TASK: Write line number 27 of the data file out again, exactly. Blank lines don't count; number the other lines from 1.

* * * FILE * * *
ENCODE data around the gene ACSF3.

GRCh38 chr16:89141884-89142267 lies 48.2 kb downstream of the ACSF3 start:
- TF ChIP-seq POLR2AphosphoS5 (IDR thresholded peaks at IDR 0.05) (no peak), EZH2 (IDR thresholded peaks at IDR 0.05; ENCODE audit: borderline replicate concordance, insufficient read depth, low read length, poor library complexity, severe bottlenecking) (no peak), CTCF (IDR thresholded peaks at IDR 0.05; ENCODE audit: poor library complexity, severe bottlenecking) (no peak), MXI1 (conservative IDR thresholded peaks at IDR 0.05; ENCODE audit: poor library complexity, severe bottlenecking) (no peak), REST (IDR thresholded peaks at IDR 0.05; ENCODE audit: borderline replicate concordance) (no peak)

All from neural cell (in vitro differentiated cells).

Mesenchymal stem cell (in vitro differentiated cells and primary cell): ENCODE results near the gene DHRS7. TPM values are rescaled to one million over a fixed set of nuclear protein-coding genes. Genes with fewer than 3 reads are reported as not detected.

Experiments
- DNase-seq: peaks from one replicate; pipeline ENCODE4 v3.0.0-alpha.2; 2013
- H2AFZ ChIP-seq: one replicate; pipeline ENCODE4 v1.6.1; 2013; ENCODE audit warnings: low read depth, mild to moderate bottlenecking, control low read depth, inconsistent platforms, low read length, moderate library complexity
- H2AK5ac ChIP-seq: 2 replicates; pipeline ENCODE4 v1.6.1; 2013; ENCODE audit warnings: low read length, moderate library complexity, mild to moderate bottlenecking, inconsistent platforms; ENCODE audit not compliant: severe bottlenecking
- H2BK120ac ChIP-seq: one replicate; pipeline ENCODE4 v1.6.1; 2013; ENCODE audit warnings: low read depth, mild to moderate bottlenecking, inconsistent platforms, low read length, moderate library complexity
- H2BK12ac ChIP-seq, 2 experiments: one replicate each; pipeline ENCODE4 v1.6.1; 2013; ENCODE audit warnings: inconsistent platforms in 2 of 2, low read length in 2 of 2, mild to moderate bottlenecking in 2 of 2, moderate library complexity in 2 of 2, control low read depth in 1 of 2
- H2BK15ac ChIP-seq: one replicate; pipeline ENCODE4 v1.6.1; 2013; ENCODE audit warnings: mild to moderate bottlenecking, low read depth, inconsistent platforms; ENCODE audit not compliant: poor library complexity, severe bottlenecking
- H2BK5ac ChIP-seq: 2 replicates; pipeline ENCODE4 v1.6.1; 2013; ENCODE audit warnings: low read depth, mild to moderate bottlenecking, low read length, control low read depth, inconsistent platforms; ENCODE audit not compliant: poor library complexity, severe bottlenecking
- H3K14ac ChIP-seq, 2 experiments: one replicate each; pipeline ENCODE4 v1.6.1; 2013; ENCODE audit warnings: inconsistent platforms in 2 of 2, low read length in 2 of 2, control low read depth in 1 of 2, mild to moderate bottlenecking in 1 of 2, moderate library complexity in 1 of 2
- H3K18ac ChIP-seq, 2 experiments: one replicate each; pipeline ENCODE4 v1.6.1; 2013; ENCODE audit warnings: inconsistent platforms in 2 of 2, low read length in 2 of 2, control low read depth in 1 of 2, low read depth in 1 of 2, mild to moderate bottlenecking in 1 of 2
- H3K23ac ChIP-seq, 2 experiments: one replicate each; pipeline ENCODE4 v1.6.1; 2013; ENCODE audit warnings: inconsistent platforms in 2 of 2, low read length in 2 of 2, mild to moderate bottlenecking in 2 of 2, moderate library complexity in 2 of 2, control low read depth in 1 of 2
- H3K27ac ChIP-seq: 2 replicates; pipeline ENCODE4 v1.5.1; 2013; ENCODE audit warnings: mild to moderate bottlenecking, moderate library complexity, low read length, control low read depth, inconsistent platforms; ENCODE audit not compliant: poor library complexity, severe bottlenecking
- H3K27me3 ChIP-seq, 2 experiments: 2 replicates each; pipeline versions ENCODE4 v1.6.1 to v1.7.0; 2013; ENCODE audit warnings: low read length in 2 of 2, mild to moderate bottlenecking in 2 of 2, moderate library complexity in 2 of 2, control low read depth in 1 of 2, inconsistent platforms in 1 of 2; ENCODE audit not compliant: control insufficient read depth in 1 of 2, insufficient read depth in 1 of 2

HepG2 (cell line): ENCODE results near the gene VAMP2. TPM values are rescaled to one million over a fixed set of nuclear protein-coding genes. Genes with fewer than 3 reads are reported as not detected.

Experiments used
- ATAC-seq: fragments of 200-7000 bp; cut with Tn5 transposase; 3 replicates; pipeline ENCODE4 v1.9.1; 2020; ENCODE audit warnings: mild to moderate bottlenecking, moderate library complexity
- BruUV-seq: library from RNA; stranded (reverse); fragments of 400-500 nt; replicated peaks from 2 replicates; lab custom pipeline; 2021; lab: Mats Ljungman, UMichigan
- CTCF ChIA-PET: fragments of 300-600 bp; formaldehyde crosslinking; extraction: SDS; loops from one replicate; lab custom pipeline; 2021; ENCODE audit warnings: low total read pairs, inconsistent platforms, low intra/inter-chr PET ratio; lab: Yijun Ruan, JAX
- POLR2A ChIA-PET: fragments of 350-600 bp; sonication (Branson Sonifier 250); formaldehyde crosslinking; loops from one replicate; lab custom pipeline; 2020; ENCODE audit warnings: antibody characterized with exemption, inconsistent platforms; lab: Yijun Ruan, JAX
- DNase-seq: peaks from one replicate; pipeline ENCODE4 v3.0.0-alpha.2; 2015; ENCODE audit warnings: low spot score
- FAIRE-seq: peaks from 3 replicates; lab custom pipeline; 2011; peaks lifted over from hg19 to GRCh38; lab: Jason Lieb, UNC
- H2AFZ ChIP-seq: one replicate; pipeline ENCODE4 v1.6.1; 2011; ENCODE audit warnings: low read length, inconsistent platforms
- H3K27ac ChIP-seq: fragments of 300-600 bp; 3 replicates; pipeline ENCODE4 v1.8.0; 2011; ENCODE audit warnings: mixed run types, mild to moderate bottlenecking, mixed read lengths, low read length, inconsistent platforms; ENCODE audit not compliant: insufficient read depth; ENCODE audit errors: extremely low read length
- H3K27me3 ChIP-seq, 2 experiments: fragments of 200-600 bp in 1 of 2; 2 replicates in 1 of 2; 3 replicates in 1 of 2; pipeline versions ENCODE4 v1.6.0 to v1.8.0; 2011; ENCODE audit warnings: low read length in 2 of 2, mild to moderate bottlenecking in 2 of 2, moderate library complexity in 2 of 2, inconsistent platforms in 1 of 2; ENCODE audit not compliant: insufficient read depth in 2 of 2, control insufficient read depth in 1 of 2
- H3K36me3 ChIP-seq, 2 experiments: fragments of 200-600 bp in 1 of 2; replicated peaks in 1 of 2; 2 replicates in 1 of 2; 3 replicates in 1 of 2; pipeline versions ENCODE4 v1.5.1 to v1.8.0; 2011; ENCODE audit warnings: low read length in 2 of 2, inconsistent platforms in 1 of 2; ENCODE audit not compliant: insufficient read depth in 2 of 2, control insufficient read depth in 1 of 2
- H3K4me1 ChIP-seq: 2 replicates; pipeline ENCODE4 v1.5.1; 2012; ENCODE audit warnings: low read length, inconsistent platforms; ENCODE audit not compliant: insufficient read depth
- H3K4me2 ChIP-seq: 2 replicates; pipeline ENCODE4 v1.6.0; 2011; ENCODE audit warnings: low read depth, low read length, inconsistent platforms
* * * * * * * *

- H2AFZ ChIP-seq: one replicate; pipeline ENCODE4 v1.6.1; 2011; ENCODE audit warnings: low read length, inconsistent platforms